I frequently lament – and testily disagree with – our Church culture (maybe it’s yours too?) that stresses and exalts youth and young people.  It struck me that in some ways it’s like only wanting to talk about Jesus as a baby.  Youth, the future, it’s so beautiful and innocent.  It’s also not very challenging.  It doesn’t demand that you do what it wants, the way it wants.  It demands accommodations, but leaves  us in large part in control of things.

Jesus didn’t stay a baby and it’s interesting we know so little about his youth.  We are led to move beyond the wistful hopefulness of gazing at a helpless baby and impossibly young parents, to being challenged to discipleship by a fully-grown Lord and Savior.  It’s easy to simply focus on Christmas and disregard Lent and Easter.  Many Christians do exactly this, and it’s undoubtedly as ill-fitting and misguided as trying to orient a congregation to lure in young people who will stay and propagate and continue the congregational life.

Last night we had another great Happy Hour.  Several new people in the mix.  A musician from our congregation, laboring to hash out a jazzed-up version of A Mighty Fortress on saxophone with an acoustic guitarist.  A potential love-interest for one of our regulars.  A couple from our congregation who visited once a long time ago but, despite their own work with college-aged people for years – have insisted that they’re “too old” to come and hang out.

I got to have conversation with a couple of the guys.  One talking about his relationship status (or lack thereof).  Another curious about the fascination with Christian community that has driven my wife and I all our lives together.

We have a strange and I suspect unusual dynamic on Sunday nights.  Our house has become home to these dozen or so people.  They don’t worry about knocking or ringing the door bell.  They come right in and know they’re welcome.  They bring their friends, roommates, co-workers, and potential love interests.  They add their gifts of food and beverages to the mix and find their seat at the table to join in the next round of whatever game is being played, or wander out back to talk by candlelight, or find a seat off to the side waiting to see who wanders over for quieter discourse.

While my wife and I are well-acquainted with college and young adult ministry, the last time we were actively involved in it we were a lot closer to their age.  Now we’re not.  We’re more like parents.  But sufficiently different.  Different enough that they feel comfortable to be – at least as I imagine it – themselves.  Who they are right now, with these people, in this stage of life.  They don’t have to adopt or fall back into the familiar roles and rituals of being son or daughter at home.  They’re just Derek or Kenny or Brooke at our house.  They can be the adults they are becoming with adults who don’t have preconceived notions or hopes about who those adults should be.  It’s a different conversational dynamic, a different dynamic of identity.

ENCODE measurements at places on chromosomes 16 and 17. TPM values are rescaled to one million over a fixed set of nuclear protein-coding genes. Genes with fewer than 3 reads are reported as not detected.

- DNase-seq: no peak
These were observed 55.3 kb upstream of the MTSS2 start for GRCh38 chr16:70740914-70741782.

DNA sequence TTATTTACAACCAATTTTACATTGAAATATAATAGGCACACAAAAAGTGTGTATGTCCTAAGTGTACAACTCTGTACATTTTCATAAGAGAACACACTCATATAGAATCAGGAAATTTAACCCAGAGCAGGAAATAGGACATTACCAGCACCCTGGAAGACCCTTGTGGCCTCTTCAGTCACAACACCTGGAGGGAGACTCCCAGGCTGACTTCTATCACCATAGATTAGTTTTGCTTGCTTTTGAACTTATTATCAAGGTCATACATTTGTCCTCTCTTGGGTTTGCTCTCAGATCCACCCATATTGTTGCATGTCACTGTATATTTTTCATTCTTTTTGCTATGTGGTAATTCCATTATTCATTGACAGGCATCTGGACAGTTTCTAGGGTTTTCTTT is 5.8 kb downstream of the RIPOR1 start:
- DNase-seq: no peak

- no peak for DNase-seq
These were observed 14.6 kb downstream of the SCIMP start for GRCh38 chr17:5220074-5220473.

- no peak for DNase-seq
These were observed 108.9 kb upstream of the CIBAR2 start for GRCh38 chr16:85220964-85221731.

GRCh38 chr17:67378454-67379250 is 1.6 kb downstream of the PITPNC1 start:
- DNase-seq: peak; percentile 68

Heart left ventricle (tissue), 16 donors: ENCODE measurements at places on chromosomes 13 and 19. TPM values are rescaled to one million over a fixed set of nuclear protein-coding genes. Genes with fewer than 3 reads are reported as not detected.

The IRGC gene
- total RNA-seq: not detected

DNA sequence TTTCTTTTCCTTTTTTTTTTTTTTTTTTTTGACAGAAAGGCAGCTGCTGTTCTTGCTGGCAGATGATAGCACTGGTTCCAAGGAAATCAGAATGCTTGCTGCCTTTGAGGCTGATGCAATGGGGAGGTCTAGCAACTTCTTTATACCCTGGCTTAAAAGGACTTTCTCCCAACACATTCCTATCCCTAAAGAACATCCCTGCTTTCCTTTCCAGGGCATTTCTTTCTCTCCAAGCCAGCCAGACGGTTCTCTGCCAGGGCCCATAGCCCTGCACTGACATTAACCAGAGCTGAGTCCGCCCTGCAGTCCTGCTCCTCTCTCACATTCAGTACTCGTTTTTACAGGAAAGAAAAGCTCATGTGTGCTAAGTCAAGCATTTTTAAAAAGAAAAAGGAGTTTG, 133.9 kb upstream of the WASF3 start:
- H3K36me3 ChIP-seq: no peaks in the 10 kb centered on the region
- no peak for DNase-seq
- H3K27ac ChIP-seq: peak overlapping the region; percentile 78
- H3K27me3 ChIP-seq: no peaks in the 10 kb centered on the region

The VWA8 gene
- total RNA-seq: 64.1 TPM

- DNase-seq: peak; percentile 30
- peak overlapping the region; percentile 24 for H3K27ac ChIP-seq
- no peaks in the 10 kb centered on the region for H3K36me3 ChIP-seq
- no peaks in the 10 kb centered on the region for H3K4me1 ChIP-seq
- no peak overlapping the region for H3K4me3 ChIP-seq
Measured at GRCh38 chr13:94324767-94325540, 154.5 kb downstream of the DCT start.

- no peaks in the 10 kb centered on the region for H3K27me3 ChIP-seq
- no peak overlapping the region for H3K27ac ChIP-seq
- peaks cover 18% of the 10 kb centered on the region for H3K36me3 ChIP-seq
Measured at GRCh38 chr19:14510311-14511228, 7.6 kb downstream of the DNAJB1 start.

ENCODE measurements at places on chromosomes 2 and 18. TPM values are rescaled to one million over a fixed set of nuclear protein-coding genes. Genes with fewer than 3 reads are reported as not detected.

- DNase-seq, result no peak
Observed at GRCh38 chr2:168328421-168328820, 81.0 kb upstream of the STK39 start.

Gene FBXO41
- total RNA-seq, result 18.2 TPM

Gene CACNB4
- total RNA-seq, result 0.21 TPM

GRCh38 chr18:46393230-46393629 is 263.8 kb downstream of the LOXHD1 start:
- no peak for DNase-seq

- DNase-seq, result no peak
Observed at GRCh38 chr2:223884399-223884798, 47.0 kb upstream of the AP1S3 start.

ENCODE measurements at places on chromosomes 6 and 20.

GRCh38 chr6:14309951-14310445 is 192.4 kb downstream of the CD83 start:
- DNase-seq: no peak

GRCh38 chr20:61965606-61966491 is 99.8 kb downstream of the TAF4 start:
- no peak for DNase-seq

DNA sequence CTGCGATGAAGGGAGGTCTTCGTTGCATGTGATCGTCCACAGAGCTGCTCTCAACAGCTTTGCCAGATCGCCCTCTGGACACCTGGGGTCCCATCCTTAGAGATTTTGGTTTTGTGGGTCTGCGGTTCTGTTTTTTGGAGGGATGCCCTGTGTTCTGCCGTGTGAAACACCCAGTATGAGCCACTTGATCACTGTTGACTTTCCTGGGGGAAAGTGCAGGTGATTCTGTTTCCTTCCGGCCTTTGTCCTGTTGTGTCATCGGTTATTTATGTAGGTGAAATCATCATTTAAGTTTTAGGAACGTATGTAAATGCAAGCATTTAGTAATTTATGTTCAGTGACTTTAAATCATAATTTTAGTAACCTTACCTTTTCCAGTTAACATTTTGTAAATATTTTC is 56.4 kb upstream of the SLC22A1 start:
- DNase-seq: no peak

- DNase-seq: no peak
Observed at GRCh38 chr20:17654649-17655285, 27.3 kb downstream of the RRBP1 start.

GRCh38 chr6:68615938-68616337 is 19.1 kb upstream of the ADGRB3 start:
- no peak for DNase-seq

They often talk about how much they value not just being around my wife and I as people their parent’s age, but how they also enjoy hanging out with our kids as adopted, much younger siblings.  And they also have voiced how they appreciate having others who are even older attending and hanging out.  Gleaning perspectives and insights from those who are much further down the path of life than the rest of us.

I wonder how many opportunities and options there are for this sort of dynamic.  Without the power dynamics inherent at work or school.  Just people of different ages and backgrounds gathering together with the understanding that everyone there wants to be there, and wants good things for themselves and the others.  A place where the peace of God the Holy Spirit in Christ flows underneath us like an underground river that occasional surfaces in song or theological discourse.  Something we all at one level or another float along on or dip our feet and toes into, even though our doctrinal understandings might be more fluid than the Holy Spirit himself.

It reminds my wife and I of L’Abri, which has served as an inspirational lighthouse of sorts as we seek to navigate the sometimes treacherous coastlines of Christian community in various incarnations.  I still draw great insights from reading Francis Shaeffer’s works (book review soon to come).  I don’t know if our following along side his footsteps will ever develop into anything quite so formal as his teaching and lecture sessions, I believe that God the Holy Spirit is at work in our informal Sunday evenings, and pray for the guidance as to where to place our next footsteps, trusting that however that might look, it will continue to advocate for multigenerational interactions that convey the faith and refresh it regularly.  In doing so I pray we faithfully follow from the manger to the cross to the empty tomb to the Day of our Lord’s return!


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